Item 1: On February 5, a dinner was held at Gulfstream Park to honor Kentuckian Don Brumfield, a Hall of Fame jockey, who works as a steward at the racetrack. In addition to Don, another Hall of Fame jockey was in attendance, Walter Blum.

Don Brumfield is best known for winning the 1966 Kentucky Derby and Preakness Stakes on Kauai King, a son of Native Dancer, who also won two-thirds of the Triple Crown. Native Dancer’s only career loss came in the Kentucky Derby, by the slimmest of heartbreaking margins to Dark Star.

The tribute to Brumfield was organized by Bill Hirsch, whose father Buddy Hirsch and grandfather Max Hirsch are two of the greatest trainers in history, as recognized by their inclusion in the National Museum of Racing and Hall of Fame. Max, Buddy, and Bill all trained for the famed King Ranch of Texas. Max Hirsch is perhaps best remembered for training King Ranch’s 1946 Triple Crown winner Assault. Bill Hirsch is no longer training but is the managing partner of Trackmen Golf Club Stable.

Another attendee at the dinner, Bob Quigley, will be inducted this coming summer into the Harness Racing Hall of Fame; he is the founding father of Meadowlands Racetrack. Bob commented that he wants to remain in the living-members section of the Hall of Fame as long as possible before seguing into the immortal section for deceased members.

Bill Hirsch’s next dinner will honor Hall of Fame jockey Bobby Ussery.

Item 2: On February 9, Gulfstream had a large and enthusiastic crowd to watch a card that included several stakes races. The Grade I Gulfstream Park Turf Handicap at 1 1/8 miles was particularly interesting because it had among the entries the 2011 Kentucky Derby winner and 2012 Breeders’ Cup Mile second-place finisher Animal Kingdom. He was pitted against Point of Entry, the Phipps Stable 5-year-old, who ran second in the 2012 Breeders’ Cup Turf at a mile and a half. Both of these horses could easily have won their Breeders’ Cup races with better in-race positioning.

The crowd around the paddock walking ring gave loud recognition to Animal Kingdom. He went off as the post-time favorite at 4-5 odds, whereas Point of Entry closed at 2-1.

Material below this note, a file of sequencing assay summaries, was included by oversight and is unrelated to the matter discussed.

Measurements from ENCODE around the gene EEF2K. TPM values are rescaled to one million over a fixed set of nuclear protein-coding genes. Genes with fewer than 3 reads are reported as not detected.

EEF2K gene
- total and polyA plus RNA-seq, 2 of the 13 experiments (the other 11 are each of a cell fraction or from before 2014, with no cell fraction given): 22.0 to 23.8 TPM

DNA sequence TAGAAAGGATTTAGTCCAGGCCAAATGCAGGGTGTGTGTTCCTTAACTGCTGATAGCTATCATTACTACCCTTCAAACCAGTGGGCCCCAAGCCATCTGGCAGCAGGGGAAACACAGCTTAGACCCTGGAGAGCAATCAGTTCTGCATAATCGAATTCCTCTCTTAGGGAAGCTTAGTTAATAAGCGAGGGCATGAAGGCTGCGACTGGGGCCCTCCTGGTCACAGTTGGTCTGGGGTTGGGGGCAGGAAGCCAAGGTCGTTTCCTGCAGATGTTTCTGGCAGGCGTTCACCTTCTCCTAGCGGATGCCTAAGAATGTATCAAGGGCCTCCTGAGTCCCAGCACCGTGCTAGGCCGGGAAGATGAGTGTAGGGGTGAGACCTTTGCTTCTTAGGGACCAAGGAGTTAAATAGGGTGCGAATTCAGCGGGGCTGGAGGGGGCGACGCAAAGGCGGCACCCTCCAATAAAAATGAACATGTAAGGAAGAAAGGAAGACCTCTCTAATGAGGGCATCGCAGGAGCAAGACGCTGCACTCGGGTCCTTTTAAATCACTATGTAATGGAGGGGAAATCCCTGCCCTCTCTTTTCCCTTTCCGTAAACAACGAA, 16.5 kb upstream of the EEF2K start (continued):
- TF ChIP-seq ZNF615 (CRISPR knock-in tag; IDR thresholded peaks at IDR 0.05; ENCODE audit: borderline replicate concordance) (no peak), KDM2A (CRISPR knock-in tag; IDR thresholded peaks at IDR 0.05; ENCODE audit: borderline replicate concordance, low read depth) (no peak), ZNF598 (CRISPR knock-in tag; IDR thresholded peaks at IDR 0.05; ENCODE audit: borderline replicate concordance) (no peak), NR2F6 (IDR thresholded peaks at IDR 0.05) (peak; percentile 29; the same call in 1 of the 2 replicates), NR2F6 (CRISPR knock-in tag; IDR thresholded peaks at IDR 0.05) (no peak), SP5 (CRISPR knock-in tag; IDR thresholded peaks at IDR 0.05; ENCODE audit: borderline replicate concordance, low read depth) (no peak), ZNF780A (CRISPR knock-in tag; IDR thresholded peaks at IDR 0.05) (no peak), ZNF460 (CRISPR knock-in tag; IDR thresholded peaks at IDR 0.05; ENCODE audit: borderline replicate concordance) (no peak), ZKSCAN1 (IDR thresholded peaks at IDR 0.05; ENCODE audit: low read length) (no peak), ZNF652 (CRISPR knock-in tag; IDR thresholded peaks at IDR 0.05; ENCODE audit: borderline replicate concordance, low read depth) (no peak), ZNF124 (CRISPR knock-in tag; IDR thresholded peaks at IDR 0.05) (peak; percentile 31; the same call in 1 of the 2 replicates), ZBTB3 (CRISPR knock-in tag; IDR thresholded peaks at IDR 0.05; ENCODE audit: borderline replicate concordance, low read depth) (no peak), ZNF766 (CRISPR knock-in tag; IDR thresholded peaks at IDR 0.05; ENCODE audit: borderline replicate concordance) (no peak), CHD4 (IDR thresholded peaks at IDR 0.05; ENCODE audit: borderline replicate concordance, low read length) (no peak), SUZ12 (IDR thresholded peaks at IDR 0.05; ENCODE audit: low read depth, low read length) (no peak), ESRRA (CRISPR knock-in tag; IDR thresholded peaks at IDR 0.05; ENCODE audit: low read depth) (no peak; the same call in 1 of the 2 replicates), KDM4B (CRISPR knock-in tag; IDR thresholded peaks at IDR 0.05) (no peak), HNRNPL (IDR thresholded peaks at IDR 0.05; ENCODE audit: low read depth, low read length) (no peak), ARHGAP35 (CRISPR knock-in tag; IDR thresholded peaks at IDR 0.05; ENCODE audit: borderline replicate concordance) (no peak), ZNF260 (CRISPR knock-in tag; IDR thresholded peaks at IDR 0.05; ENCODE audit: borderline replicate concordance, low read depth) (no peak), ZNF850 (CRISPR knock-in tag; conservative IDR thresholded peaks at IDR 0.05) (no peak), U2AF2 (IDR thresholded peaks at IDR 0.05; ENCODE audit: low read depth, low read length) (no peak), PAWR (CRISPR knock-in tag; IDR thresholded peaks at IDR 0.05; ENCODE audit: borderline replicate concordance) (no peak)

In my view, Point of Entry should have been the betting favorite. He overpowered the field in the Grade I Sword Dancer Invitational at Saratoga in August 2012 and came back in the Breeders’ Cup in early November and ran strong. Thus it was not surprising when Point of Entry came out on top of Animal Kingdom. Point of Entry is arguably the best horse in training in the United States. Being by El Prado and superbly conformed, he will be attractive at stud. Plans are for Point of Entry to run in the Arlington Million and the Breeders’ Cup Turf.

The exceptional trainers of Point of Entry and Animal Kingdom, Claude “Shug” McGaughey III and Graham Motion, respectively, are exemplary representatives of Thoroughbred racing in the United States. Both are fierce competitors, but also are gracious in winning and losing.

After the race, Motion tweeted: “AK heading home. Not a happy camper. Beaten by G1 horse with HOF connections. Hopefully onto Dubai.”

It is amazing how Barry Irwin of Team Valor repeatedly comes up with stakes horses, as with Animal Kingdom. The proof is in the pudding and Irwin has demonstrated time and again that he is a keen judge of racing potential. Team Valor has a sterling record of success.

Item 3. Whenever I attend Gulfstream Park, I sometimes contemplate what the place will look like if the owner, Frank Stronach, goes ahead with his plan to add 50,000 or so seats (and two hotels). Some of the additions will be near the finish line, but most won’t. This seems to be a case of architectural form not following function, but I hope to be pleasantly surprised by the finished product.

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